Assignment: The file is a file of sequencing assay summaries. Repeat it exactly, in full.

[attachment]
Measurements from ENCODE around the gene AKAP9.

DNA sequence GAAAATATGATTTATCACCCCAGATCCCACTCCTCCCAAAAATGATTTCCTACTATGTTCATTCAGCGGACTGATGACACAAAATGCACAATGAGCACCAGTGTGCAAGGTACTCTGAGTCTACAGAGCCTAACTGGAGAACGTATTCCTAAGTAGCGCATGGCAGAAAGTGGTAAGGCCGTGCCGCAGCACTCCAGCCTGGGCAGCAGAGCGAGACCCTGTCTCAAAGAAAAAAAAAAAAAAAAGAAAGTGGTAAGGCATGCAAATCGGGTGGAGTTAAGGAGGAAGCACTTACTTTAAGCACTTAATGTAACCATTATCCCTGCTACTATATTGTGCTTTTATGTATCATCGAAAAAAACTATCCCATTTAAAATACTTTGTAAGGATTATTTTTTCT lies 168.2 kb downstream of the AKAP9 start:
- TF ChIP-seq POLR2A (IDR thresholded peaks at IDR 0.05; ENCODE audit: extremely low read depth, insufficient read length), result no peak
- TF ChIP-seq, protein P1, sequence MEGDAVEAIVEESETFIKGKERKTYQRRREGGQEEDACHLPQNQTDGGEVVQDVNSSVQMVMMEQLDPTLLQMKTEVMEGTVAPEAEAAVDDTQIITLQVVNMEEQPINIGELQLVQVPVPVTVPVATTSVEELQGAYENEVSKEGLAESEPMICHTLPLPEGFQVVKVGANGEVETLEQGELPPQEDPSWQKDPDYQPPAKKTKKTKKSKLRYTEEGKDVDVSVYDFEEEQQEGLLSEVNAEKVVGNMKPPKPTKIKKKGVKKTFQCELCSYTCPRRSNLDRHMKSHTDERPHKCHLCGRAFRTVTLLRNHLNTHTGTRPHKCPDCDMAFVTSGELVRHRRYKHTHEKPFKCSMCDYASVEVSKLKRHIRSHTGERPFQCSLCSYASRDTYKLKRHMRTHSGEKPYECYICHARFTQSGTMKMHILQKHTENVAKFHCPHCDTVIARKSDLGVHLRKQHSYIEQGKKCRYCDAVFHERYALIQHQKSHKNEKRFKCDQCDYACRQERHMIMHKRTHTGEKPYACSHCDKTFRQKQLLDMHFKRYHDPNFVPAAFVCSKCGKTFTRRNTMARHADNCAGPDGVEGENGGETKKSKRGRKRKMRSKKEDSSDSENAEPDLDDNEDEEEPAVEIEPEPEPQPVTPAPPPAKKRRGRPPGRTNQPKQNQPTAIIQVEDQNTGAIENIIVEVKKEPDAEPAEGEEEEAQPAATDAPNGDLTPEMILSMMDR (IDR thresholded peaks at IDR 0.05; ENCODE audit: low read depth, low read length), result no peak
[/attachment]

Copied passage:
Measurements from ENCODE around the gene AKAP9.

DNA sequence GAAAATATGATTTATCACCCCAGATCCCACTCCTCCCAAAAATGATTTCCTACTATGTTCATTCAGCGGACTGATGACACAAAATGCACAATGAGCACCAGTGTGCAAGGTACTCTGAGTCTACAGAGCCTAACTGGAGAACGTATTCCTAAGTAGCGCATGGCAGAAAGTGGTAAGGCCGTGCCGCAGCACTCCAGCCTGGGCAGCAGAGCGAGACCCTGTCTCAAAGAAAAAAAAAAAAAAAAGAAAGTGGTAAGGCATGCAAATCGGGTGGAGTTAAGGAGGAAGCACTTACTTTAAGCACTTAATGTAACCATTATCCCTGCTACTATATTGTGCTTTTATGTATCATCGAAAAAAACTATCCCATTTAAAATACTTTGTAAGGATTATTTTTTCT lies 168.2 kb downstream of the AKAP9 start:
- TF ChIP-seq POLR2A (IDR thresholded peaks at IDR 0.05; ENCODE audit: extremely low read depth, insufficient read length), result no peak
- TF ChIP-seq, protein P1, sequence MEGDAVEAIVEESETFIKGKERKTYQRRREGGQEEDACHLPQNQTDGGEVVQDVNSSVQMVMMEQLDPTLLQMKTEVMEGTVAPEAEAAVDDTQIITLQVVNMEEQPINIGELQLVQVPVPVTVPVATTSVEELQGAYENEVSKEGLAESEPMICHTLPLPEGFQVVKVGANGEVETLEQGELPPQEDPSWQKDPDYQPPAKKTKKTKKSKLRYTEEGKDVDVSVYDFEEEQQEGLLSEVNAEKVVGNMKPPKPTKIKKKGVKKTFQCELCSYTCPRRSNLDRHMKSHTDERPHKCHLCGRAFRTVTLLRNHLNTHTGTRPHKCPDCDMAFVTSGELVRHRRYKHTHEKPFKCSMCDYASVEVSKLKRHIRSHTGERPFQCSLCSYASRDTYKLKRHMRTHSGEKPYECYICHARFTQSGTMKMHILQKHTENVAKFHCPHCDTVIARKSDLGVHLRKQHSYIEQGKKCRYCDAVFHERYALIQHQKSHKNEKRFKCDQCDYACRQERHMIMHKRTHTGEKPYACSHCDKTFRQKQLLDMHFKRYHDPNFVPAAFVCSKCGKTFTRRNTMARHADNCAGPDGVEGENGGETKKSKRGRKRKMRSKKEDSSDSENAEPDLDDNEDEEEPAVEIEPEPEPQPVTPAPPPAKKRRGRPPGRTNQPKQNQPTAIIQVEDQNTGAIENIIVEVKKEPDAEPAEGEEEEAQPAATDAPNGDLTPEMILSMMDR (IDR thresholded peaks at IDR 0.05; ENCODE audit: low read depth, low read length), result no peak